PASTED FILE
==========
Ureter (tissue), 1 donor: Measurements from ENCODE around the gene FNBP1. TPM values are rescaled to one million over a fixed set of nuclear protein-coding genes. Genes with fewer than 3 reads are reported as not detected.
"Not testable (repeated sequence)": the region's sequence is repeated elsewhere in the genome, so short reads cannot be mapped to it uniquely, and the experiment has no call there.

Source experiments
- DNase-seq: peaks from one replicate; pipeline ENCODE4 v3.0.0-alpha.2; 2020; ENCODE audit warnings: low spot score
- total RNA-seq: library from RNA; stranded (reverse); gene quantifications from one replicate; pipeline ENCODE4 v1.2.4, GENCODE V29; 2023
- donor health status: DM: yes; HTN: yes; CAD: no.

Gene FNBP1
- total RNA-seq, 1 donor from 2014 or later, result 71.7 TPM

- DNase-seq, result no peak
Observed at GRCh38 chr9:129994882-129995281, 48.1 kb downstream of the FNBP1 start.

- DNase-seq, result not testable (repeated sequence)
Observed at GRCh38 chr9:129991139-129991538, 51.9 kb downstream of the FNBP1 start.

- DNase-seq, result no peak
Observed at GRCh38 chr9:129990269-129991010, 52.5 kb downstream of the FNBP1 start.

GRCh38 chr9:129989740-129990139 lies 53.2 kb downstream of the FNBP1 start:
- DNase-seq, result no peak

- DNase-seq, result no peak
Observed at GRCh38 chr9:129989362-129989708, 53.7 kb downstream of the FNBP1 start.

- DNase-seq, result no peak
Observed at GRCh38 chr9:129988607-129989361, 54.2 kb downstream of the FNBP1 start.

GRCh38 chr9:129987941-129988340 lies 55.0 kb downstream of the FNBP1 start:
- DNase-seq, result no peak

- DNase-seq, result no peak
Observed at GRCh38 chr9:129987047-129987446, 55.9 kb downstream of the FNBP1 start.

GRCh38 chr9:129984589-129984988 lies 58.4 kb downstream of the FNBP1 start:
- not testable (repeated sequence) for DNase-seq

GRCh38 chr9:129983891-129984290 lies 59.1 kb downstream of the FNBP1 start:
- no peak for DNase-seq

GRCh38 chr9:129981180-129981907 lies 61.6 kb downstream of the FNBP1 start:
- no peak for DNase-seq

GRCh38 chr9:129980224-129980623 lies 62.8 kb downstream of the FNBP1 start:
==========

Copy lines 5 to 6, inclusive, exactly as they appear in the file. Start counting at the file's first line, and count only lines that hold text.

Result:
- total RNA-seq: library from RNA; stranded (reverse); gene quantifications from one replicate; pipeline ENCODE4 v1.2.4, GENCODE V29; 2023
- donor health status: DM: yes; HTN: yes; CAD: no.